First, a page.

There are few foods that have been Americanized quite like pizza. While it has origins in Naples, Italy, the modern American pizza took off thanks to Italian immigrants coming to the new world and making adjustments to the old-world recipes.
But now not only does America have its own take on pizza, it has lots of different takes on pizza. Everywhere you go in the US you’ll find a different regional version of one of America’s favorite foods.
One of the most well-known types on this list, New York style pizza is known for being thin, wide, and easy to fold over. Its dough is hand-tossed until thin and topped with tomato sauce and a thin layer of shredded mozzarella cheese (although obviously other toppings can be added over the mozzarella). It’s cooked in a deck oven to get that softer crust, making it perfect for folding. Then the pizza is sliced into wide pieces. Whether grabbing a slice after bar hopping or running out for one at lunch, New Yorker’s love their pizza.
What could possibly be the difference between a New York and New Jersey style pizza? A whole lot, especially if you ask a New Yorker or New Jersey native! Both a thin-crusts, pieces cut wide to be eaten by hand on-to-go. But the key difference is what happens when you fold your slice to take that first bite. New York style pizza reportedly owes its suppleness to the water in the city, holding its pliability without cracking. But New Jersey style gives you a nice crackle when you fold it, owing to the stone oven in which it’s cooked.
While it’s one of many deep-dish style pizzas in the US, Chicago style pizza is probably the best known deep-dish. It’s the one that immediately comes to mind for many because it’s just that iconic. Every Chicago pizza place from Pizzeria Uno to Giordano’s has its own deep-dish crust recipe, but generally, it’s made from either wheat or semolina flour to give it a yellowish color when baked (and Lou Malnati’s has its famous butter crust). It’s pressed into a round, steel pan before adding cheese, meat and vegetables, and then the tomato sauce and sliced tomatoes — yes, in that order.
After baking, the pizza is sliced right at the table; this is to avoid the tomato sauce and oils from the toppings to soak into the crust before you can enjoy it. If you’ve ever gotten Chicago style delivered and wondered why you had to cut the pizza yourself, that’s why!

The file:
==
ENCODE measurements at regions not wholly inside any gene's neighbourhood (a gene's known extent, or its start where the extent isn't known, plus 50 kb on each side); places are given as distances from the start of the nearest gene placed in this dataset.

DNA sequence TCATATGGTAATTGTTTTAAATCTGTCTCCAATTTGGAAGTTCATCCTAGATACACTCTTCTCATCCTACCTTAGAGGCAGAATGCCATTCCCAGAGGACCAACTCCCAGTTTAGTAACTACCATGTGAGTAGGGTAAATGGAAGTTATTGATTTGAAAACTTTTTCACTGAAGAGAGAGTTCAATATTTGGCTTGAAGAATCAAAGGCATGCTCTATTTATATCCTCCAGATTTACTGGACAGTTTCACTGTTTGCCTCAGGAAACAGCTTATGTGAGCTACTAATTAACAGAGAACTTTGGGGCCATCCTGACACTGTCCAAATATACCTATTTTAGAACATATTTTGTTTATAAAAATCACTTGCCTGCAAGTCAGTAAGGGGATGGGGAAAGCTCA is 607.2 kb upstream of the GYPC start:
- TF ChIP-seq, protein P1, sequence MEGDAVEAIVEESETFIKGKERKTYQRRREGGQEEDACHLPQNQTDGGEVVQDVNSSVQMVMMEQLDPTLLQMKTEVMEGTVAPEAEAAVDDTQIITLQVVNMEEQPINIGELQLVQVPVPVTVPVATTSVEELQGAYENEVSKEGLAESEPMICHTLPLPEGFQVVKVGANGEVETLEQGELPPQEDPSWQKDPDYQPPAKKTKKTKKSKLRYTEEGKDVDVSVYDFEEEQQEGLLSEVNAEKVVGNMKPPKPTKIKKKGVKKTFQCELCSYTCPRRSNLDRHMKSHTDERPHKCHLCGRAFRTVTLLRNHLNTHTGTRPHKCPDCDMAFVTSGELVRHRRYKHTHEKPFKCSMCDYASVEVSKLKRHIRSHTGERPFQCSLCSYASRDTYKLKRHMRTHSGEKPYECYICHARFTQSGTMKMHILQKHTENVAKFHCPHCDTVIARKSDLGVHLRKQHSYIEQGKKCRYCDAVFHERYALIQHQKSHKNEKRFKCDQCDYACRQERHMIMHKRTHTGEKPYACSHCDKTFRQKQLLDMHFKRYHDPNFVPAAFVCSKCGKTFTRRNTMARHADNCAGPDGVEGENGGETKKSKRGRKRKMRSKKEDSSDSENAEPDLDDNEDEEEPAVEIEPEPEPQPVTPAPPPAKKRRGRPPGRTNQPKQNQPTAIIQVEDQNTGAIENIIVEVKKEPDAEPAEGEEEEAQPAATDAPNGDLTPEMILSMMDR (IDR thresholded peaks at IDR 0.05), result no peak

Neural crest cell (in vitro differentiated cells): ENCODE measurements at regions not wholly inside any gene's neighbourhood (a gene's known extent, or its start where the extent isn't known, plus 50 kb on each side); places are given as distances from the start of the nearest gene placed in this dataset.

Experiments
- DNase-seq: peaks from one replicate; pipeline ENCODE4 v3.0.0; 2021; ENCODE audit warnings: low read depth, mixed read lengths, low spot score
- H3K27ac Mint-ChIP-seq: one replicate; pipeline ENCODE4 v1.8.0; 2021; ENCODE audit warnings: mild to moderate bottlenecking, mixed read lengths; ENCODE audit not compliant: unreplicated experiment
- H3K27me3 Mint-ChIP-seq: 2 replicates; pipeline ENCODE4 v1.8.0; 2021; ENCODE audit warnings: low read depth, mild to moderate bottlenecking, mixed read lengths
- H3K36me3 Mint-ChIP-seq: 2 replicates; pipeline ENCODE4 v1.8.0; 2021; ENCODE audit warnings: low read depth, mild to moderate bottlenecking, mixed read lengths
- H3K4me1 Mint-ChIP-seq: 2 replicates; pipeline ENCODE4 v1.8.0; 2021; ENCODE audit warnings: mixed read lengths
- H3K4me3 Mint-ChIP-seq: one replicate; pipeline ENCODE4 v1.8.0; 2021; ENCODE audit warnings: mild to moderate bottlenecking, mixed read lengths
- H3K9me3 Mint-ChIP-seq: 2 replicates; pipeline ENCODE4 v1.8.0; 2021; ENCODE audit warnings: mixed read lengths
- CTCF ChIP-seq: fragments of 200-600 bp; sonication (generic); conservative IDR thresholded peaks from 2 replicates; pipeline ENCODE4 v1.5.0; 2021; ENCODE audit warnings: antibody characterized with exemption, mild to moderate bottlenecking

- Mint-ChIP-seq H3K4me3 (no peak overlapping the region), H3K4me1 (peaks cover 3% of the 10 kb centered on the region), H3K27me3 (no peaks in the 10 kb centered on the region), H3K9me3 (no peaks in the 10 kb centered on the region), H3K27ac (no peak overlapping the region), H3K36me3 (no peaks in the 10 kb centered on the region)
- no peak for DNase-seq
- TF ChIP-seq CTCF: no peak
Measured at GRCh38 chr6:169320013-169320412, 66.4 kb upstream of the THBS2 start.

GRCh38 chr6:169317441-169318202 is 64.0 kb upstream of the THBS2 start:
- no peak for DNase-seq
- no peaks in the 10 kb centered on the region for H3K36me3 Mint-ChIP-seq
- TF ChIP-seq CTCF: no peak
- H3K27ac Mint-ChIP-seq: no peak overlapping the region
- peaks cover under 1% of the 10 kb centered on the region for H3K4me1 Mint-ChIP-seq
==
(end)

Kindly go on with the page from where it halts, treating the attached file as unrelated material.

For St. Louis style pizza, you’ve got to start with an unleavened dough. This creates the thin, cracker-like crust that is key to a good St. Louis pizza. Tomato sauce is added, and then the special St. Louis cheese blend known as provel — white cheddar, Swiss, and provolone. After it’s baked, the pizza is cut party-style, aka into squares instead of pie slices.
Detroit style pizza is deep-dish like Chicago’s, but it’s a very different take from their Midwest sibling. Detroit pizza is made in a square or rectangle tin pan, and the middle of the crust is nearly even with the edges. The dough itself is light and porous, similar to Sicilian dough methods. When cooked, it’s crispy on the bottom and edges but light and soft on the inside.
Like Chicago pizza, the toppings and cheese (traditionally Wisconsin brick cheese, not mozzarella) go on before the sauce, protecting the dough from getting soggy. That’s why this pizza is sometimes called “Detroit Red Top”!
Based in New Haven, Connecticut, this brick oven cooked pizza (or “apizza,” as New Haven-style restaurants call it) has its roots in Neapolitan-style pizza but is a delicacy all on its own. New Haven uses a long cold fermentation process for the dough, and the oven gets the pizza nice and charred. A “tomato pie” skips the cheese, and most New Haven pizzerias will treat mozzarella as a topping on its own. Another variation is their white clam pizza, which combined clams, garlic, and cheese.
For California style pizza, it’s less about the dough (hand-tossed) or the sauce (usually tomato), but all about the toppings. This pizza leans into the cuisine of the west coast. The flavor profiles can vary wildly, it’s quail eggs or goat cheese and caramelized onions or duck sausage or lobster or smoked salmon, capers, and crème Fraiche. But the focus is always on quality ingredients and a unique pizza eating experience.
Want to explore the true range of Mexican food in America? We have your essential guide: